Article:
On this day in music history: October 9, 1990 …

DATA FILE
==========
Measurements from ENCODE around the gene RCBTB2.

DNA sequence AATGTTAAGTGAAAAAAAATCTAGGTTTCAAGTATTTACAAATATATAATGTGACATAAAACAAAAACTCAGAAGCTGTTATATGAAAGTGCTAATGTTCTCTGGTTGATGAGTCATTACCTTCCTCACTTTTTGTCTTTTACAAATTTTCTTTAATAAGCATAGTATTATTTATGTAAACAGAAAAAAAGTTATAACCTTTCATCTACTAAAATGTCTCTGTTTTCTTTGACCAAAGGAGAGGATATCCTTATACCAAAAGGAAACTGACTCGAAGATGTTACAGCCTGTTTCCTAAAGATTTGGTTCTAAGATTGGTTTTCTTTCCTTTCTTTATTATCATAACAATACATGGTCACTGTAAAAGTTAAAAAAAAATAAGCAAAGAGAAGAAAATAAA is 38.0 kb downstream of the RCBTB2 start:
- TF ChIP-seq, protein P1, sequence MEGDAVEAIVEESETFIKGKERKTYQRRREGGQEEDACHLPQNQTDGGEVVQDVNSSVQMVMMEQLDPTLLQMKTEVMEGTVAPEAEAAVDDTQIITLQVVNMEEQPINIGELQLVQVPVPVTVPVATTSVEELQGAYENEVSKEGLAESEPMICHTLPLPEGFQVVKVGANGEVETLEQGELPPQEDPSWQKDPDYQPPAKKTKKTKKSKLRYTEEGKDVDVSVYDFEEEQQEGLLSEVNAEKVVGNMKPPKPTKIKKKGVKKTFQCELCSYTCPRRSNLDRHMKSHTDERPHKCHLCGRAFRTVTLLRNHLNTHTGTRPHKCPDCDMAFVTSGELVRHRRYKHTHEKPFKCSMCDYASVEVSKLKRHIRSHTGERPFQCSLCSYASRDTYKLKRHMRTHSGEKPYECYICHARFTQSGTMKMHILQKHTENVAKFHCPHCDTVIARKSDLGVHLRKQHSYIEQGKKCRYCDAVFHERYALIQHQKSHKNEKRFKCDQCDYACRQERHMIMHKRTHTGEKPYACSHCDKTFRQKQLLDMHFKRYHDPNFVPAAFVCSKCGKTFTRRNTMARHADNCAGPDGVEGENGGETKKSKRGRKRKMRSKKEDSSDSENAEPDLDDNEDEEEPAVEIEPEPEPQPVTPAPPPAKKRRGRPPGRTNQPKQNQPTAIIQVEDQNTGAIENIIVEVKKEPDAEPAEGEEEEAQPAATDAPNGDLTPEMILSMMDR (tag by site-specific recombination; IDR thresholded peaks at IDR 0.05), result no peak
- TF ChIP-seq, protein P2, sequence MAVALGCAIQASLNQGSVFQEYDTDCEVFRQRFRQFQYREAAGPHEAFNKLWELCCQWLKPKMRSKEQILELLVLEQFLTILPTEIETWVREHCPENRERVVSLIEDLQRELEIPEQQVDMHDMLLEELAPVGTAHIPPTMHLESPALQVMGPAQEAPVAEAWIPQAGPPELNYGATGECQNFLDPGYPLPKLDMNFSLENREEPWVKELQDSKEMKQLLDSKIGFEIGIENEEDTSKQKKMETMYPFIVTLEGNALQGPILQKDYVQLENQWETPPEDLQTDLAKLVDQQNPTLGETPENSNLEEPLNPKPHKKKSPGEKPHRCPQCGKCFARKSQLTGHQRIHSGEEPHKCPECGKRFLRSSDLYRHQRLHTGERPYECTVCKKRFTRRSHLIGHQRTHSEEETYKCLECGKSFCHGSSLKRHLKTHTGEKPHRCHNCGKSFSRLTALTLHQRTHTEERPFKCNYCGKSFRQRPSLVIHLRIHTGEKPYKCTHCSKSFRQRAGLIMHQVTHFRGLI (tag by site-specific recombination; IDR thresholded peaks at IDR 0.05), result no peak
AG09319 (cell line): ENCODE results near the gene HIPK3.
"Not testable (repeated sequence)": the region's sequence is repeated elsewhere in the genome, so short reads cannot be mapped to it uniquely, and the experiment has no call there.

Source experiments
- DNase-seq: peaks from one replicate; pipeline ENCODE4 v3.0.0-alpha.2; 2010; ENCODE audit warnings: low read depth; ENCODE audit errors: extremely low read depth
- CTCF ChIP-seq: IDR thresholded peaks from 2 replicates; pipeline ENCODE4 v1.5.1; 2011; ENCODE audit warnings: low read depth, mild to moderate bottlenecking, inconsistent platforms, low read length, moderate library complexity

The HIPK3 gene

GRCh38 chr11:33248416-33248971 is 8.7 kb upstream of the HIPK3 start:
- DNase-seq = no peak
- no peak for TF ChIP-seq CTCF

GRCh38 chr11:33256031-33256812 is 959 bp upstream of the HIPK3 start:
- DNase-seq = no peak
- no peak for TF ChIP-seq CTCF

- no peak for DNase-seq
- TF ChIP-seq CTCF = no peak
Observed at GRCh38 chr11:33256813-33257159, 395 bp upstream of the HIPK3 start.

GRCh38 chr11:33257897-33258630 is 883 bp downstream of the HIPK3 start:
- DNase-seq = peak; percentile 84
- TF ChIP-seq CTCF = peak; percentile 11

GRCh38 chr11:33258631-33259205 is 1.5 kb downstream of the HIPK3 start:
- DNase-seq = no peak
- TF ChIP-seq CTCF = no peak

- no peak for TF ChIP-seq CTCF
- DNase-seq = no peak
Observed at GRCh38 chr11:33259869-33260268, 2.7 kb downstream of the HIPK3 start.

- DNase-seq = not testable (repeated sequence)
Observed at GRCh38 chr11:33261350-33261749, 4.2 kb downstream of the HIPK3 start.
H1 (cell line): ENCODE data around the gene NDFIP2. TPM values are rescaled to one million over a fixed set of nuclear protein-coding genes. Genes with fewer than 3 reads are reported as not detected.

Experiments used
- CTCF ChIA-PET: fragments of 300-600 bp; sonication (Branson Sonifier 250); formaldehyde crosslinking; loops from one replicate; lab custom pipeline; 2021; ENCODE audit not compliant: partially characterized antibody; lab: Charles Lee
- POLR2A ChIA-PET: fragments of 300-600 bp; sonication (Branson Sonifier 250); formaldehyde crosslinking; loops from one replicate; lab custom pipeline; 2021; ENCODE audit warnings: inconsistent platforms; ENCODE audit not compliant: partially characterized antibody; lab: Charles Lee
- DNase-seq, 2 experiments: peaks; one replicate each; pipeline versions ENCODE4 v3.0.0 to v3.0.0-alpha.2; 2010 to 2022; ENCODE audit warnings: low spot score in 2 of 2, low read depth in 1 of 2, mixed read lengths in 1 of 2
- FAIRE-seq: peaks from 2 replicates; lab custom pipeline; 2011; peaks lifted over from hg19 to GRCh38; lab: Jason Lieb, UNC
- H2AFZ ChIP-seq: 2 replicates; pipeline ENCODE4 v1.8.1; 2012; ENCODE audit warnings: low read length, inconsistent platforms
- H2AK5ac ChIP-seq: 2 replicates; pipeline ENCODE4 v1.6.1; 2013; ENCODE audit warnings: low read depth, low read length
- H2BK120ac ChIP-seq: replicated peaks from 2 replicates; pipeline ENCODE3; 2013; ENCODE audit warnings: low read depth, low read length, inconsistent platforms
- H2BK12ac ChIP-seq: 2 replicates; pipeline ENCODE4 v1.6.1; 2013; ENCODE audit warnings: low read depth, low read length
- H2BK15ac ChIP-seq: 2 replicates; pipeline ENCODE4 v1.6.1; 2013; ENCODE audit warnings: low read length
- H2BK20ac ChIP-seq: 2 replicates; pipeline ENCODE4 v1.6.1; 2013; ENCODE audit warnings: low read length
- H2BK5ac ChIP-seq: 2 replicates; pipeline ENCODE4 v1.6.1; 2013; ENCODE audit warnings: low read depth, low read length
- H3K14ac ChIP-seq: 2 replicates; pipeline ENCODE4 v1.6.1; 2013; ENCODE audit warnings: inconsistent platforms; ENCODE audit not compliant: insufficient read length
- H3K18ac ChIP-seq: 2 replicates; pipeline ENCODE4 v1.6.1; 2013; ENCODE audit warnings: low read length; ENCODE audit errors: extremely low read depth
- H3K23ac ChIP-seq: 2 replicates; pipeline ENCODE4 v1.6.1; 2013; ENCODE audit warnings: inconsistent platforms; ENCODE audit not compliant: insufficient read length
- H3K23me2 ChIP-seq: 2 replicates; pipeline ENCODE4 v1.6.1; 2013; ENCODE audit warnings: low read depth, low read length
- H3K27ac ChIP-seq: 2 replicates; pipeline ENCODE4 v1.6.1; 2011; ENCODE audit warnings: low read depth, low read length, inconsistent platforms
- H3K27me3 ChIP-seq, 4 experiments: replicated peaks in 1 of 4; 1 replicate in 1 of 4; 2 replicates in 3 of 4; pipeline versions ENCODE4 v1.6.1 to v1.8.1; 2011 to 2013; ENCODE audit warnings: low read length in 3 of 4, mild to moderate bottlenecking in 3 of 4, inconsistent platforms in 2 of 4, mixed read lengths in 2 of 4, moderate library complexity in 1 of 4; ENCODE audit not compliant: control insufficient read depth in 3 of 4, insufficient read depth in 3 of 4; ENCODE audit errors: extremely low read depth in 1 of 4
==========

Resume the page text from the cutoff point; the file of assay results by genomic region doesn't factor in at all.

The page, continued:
On this day in music history: October 9, 1990 – “The Devil Made Me Do It”, the debut album by Paris is released. Produced by Paris and D.R., it is recorded at Teluride Studios in Palo Alto, CA from Late 1989 – Mid 1990. San Francisco, CA born rapper Paris (birth name Oscar Jackson, Jr.), first establishes himself on the Bay Area hip hop scene in 1989 with the independently released 12" EP “Scarface Groove” on his own label Scarface Records. It creates a significant local buzz by way of underground support from the street and from college radio play attracts the attention of Tommy Boy Records who sign him. Inspired by the pro black philosophies of Malcolm X, the Black Panthers and the Nation Of Islam, Paris quickly draws attention for his political and socially conscious lyrics, as well as for his distinctive voice and rhyme style. “Break The Grip Of Shame”, his first single released through Tommy Boy in early 1990 quickly becomes big hit locally in San Francisco, and in other major cities with strong support from college radio and club DJ’s. Also thanks to heavy mix show play on major P1 station KMEL, which leads to it being played in regular rotation. It also finds significant support in other parts of the country as well. However, the rapper runs up against controversy when MTV bans the video for the title track (#20 Rap). The cable music channel refuses to air the clip for what they claim are “incendiary and inflammatory imagery”, depicting American national symbol Uncle Sam as the devil, juxtaposed with clips of then President George H.W. Bush, and a young black man being brusquely arrested by the police. In spite of this, the album sells over 300,000 plus copies. In spite of this success, Paris’ association with Tommy Boy is brief, when he records his follow up album “Sleeping With The Enemy” in 1992. Considered even more controversial than his debut, the album features the track “Bush Killa”, which details a fantasy assassination of President Bush and for “Coffee, Doughnuts And Death”, calling for racist police to be killed for their violent and murderous transgressions against minorities. Tommy Boy, a division of Warner Bros Records and then owned by corporate behemoth Time Warner, having recently faced major public scrutiny over Ice-T’s hardcore rock album “Body Count” featuring the track “Cop Killer”, refuses to release Paris’ second album and force Tommy Boy to drop him from the label. Paris releases the album independently on his own Scarface label. “The Devil Made Me Do It” peaks at number forty one on the Billboard R&B album chart, and number one hundred fifty eight on the Top 200.